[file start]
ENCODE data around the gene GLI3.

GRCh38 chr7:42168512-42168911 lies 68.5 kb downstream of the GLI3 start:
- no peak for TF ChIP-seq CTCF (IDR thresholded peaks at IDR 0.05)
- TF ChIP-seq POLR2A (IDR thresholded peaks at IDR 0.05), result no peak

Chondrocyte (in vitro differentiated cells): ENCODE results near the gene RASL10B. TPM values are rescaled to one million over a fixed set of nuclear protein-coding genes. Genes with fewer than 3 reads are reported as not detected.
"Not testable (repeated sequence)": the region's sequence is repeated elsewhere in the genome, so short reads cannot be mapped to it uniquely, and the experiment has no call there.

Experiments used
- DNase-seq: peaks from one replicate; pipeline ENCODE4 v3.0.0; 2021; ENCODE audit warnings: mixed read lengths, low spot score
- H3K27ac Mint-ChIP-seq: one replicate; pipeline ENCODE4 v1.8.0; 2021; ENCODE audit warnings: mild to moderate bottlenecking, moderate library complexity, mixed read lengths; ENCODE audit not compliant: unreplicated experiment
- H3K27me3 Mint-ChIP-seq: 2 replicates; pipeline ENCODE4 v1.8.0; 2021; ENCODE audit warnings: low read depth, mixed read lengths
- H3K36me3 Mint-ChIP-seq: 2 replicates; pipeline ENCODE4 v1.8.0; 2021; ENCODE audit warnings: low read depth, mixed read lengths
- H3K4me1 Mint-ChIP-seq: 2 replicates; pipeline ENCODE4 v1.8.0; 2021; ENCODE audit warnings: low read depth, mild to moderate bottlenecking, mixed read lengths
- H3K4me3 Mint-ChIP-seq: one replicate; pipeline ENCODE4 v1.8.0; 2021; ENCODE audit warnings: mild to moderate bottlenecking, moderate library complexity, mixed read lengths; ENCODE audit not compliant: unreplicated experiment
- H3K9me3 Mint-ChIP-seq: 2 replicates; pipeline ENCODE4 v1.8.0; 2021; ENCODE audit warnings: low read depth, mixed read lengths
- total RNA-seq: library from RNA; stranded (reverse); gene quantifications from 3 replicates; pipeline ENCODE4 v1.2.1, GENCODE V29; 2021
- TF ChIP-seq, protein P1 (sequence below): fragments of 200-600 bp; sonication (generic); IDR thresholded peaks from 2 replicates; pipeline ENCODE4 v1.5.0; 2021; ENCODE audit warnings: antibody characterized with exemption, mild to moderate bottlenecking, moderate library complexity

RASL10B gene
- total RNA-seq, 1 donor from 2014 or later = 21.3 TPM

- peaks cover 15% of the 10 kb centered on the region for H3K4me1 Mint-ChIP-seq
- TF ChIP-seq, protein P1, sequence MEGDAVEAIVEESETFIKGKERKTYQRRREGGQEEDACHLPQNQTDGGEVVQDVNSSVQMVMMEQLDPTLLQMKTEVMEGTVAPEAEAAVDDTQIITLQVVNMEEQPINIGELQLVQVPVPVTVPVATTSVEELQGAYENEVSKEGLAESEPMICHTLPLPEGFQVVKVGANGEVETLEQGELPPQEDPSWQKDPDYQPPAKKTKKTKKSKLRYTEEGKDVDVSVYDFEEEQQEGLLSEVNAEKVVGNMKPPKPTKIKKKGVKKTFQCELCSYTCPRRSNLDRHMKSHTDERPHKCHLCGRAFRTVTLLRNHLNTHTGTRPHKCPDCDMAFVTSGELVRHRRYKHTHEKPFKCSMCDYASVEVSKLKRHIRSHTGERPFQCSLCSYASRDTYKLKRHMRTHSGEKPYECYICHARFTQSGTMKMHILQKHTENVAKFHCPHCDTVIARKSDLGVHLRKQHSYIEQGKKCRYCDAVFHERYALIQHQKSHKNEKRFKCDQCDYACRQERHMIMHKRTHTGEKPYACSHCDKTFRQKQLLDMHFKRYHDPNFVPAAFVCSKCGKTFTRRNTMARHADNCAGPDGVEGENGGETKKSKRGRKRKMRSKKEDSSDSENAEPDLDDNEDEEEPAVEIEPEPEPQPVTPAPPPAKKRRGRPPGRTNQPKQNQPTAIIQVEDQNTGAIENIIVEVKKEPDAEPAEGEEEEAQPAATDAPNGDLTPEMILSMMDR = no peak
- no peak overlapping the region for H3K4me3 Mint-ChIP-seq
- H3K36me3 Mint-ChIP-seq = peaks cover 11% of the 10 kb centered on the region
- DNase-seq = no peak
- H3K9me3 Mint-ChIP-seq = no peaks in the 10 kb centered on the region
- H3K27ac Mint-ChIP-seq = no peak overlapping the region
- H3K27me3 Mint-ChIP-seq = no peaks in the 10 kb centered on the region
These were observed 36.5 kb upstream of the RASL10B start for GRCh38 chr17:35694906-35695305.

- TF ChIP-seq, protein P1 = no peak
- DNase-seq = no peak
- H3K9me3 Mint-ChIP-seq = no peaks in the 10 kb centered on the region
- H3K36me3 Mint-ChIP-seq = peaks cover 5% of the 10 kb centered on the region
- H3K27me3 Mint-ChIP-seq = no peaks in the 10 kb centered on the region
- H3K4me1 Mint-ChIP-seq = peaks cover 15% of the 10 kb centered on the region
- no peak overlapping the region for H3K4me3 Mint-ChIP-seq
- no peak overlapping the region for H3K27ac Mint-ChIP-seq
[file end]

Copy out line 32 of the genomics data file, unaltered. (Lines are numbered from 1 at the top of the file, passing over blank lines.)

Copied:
- H3K27me3 Mint-ChIP-seq = no peaks in the 10 kb centered on the region